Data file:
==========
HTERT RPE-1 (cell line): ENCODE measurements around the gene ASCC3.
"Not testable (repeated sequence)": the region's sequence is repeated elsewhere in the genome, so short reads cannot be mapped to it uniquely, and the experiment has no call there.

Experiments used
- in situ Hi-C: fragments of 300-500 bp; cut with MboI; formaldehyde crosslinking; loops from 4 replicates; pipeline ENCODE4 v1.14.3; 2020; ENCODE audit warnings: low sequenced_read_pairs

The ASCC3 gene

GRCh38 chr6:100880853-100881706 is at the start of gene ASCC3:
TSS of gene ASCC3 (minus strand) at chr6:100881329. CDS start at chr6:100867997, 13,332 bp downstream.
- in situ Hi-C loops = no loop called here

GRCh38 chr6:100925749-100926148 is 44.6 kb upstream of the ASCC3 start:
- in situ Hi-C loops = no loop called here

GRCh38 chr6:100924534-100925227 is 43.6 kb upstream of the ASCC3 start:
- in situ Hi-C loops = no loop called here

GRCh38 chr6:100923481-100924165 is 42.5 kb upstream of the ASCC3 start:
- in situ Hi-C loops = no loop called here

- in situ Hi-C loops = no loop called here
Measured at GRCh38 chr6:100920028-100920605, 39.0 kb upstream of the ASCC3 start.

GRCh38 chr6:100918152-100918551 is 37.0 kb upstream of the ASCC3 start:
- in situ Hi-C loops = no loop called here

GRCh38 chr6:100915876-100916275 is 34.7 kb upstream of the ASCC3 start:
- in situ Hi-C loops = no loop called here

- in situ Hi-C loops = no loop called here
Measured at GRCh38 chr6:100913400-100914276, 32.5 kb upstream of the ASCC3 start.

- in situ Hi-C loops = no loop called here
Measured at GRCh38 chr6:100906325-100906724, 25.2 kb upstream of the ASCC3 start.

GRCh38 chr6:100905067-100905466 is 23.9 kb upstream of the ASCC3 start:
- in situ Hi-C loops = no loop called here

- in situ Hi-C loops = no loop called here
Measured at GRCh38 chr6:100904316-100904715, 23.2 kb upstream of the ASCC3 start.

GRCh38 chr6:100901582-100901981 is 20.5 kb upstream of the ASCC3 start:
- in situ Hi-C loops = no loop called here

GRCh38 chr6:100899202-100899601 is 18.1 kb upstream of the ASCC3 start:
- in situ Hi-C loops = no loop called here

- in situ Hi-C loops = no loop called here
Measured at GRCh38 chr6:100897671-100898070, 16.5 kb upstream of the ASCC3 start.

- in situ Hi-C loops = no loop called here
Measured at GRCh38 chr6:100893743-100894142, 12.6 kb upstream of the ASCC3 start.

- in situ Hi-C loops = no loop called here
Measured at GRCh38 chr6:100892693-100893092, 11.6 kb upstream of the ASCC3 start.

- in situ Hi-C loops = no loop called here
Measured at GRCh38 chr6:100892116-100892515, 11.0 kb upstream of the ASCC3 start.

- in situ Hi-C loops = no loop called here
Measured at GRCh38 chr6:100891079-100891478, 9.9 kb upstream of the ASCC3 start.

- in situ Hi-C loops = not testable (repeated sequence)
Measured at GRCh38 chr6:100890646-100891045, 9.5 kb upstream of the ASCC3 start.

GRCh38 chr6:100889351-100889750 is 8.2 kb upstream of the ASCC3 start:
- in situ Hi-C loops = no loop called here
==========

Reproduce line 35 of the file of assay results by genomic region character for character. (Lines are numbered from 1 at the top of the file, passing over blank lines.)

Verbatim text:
- in situ Hi-C loops = no loop called here